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The other evening, I was in a bar watching the World Cup with some Dutch men. The Netherlands was playing Argentina, and all the men were wearing orange shirts. They cheered and groaned, pounding the table with their fists and yelling at the television. They were surprisingly emotional, for the Dutch.

I learned that one of the fans was a leading expert on pension funds. He showed me a photo of what he wears at home in Amsterdam when he watches his team play. It's an entire orange outfit, complete with a tail (I never gathered why). His wife always kisses the tail for luck.

What is it about sports that can turn the most sober, solid men into crazed fanatics? Whatever it is, I'm envious. Sport gives men access to an intensity of experience that leaves most women simply baffled. We are relegated to the sidelines. Our job is to make the popcorn. I can't say I'm bitter about that, because even though I enjoy rooting for the home team, I just don't care that much.

Sports is the purest embodiment of things guys love – competition, prowess, aggression, combat, winning. Even couch potatoes – especially couch potatoes – can get their thrills vicariously. Plus, sports is simple. There are winners and losers and scores and rules and, unlike life, the outcome is usually clear. As in combat, there are the good guys (our side) who are righteous and brave, and there is the despicable, evil tribe from across the valley who deserve to get the crap kicked out of them.

Men get as emotional about their teams as I get watching Gone with the Wind. When the Canadian hockey team beat Russia back in 1972, I thought it was … well, very nice. Men thought it was the greatest moment since the end of the Second World War. The gritty little guys had kicked the communist robot juggernaut's ass. To this day, they can all remember exactly where they were when it happened.

My husband's deepest sports bromance is with the Boston Red Sox. He grew up in Quebec's Eastern Townships and his dad used to drive him down to see the games. For his entire life, he stayed loyal to the Red Sox, which were a lovable but awful team because of the Curse of the Bambino. (You can look that up.) At last, in 2004, the curse was broken and they won the World Series. "I can't remember if I thought I was going to burst into tears, or whether I actually did," he says.

Women confirm their values by sharing the most intimate moments of their lives with other women. Men confirm their values by talking with other men about what happens on the field. Sports is a safe house for their emotions. It's a place where they can let their feelings show and not be judged. It's also a safe house for masculinity, Canadian blogger James Howden writes. In a world that has become increasingly feminized, sports is a space where men can get away from women and have "honest, fulfilling and meaningful encounters with other men."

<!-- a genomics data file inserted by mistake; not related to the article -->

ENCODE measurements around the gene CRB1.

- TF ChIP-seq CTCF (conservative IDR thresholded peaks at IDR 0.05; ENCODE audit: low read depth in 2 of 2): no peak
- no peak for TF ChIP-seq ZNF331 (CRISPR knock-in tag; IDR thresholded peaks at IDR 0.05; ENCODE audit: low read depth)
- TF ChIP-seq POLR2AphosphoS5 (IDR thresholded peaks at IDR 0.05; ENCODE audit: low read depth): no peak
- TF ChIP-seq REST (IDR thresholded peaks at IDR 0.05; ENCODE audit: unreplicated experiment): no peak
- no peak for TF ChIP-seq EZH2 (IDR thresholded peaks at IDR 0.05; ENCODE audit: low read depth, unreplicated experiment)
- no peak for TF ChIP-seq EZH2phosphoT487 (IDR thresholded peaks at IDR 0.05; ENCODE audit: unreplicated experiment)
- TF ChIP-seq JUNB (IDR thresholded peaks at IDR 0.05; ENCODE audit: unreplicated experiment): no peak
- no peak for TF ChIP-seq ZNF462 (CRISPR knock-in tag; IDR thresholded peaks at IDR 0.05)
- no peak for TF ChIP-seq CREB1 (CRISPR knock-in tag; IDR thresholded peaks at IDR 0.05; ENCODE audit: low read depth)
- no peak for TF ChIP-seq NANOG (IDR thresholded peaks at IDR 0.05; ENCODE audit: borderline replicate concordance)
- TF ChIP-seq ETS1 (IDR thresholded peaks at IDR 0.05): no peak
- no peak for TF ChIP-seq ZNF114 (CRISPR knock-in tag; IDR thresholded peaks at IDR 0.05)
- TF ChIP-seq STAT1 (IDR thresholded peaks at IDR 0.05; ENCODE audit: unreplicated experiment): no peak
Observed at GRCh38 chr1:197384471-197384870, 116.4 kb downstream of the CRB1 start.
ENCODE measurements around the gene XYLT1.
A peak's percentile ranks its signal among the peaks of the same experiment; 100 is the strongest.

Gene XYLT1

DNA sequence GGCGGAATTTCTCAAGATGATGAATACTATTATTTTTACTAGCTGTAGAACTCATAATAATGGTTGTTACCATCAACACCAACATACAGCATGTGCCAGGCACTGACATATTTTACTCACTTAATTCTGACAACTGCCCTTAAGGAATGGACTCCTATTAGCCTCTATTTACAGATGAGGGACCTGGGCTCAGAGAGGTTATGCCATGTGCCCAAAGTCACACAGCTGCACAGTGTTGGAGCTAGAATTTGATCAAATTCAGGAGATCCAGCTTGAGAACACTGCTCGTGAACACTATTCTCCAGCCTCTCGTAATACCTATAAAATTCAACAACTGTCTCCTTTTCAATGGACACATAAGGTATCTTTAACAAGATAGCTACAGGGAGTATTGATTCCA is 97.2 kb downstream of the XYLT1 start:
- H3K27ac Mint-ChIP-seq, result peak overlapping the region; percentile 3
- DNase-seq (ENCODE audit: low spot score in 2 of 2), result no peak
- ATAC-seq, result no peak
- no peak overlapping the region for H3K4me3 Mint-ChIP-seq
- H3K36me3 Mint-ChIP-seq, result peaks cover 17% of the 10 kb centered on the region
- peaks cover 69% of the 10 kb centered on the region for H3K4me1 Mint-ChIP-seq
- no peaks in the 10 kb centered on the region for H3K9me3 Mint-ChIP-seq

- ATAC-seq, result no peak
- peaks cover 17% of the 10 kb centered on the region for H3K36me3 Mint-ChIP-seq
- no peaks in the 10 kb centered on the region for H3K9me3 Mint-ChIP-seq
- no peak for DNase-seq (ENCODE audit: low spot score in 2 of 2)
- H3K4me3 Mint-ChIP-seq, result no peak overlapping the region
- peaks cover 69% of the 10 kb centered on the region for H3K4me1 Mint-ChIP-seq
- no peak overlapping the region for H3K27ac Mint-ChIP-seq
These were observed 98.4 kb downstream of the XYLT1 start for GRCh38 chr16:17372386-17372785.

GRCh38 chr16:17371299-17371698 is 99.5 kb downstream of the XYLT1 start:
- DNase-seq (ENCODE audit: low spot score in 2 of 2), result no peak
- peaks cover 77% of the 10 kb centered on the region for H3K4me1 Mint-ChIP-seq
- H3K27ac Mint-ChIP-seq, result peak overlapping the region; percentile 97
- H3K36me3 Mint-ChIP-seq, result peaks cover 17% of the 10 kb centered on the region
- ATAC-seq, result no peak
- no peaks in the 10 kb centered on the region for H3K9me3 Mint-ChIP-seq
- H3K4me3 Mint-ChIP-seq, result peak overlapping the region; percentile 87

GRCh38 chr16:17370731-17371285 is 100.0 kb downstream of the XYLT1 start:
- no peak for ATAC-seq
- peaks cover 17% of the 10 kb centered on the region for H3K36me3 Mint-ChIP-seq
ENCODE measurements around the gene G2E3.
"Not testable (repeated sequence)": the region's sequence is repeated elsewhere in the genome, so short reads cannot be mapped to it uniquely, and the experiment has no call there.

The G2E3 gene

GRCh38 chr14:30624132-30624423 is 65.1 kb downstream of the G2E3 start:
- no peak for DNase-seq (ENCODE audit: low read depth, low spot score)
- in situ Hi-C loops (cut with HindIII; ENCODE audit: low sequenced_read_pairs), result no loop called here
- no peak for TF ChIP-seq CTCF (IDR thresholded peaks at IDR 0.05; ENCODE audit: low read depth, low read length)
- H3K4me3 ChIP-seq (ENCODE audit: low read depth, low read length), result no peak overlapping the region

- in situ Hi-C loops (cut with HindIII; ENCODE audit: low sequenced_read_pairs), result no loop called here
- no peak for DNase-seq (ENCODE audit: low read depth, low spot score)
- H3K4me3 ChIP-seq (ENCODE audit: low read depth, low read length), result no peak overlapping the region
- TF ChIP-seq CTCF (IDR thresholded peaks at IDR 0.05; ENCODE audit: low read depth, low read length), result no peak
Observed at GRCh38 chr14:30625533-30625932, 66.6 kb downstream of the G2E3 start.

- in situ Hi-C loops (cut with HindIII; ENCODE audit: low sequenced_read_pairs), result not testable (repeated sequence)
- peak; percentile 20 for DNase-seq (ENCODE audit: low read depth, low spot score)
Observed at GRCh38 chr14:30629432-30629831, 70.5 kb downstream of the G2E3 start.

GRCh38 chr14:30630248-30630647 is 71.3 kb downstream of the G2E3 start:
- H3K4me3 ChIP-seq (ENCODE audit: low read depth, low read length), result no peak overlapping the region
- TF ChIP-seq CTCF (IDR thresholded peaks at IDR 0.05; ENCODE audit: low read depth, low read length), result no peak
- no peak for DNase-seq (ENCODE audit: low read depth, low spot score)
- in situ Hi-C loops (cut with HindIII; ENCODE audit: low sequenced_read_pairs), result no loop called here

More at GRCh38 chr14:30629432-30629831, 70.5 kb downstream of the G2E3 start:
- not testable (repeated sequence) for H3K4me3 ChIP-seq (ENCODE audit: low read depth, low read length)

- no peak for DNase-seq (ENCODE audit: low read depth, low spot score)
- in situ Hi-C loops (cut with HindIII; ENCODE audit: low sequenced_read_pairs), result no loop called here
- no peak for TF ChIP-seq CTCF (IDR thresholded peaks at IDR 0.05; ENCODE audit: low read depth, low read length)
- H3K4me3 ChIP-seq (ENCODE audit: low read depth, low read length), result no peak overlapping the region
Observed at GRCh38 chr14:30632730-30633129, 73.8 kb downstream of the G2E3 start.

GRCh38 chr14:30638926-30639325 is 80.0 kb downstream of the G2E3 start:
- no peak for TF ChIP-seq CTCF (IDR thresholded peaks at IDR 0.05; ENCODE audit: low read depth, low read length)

We're talking about "man love" – and it's rampant both on and off the field. Man love was what was going on when those phenomenally attractive Dutch players wrapped themselves in a group embrace as they steeled for the sudden-death kickoff round. They reminded me of soldiers in the trenches during the First World War, pledging their loyalty to their comrades one last time before they went over the top into the jaws of almost certain doom.

It's not for nothing that we think of sports and war as two sides of the same coin. And sure, female athletes should be honoured too. But we honour them not because they play like women but because they play like men. (Though usually not as well.)

Playing sports teaches boys what it means to be men, which is something that only other men can teach. They learn to be tough and aggressive, to play to win, to suck it up when they lose or get hurt. These are valuable life lessons, though ones that aren't particularly fashionable in today's caring, sharing, feminized, personal-best world.

These days it's popular to ridicule sport, to pathologize and exaggerate its testosterone-charged excesses. But the values associated with sports and masculinity – perseverance, striving for excellence, risk-taking, self-sacrifice – are at least as necessary to society as the nurturing values of compromise, sympathy and understanding. And they're thrilling to see in action.

Which still doesn't explain why sports matters to them so much. As sportswriter Bill Simmons puts it in a quote on Mr. Howden's blog, "That's just the way it's always been. Ever since I can remember. You get older, your life changes … and yet, one thing never changes for anyone who truly cares about sports. See, there's no feeling quite like watching your team blowing a big game. It's devastating. It's paralyzing. It's the only feeling that a 6-year-old, a 42-year-old and a 64-year-old can share exactly. You never get over it. You never stop thinking about the three or four plays that could have swung the game. It becomes something of a sports tattoo. You live with it forever, and then you die."

Anyway, the Dutch team lost to Argentina in the penalty shootout. Everyone was sad. The man who usually wore the orange tail had been convinced that they might go the distance. Maybe it was his fault for not being home so his wife could kiss his tail. We'll never know.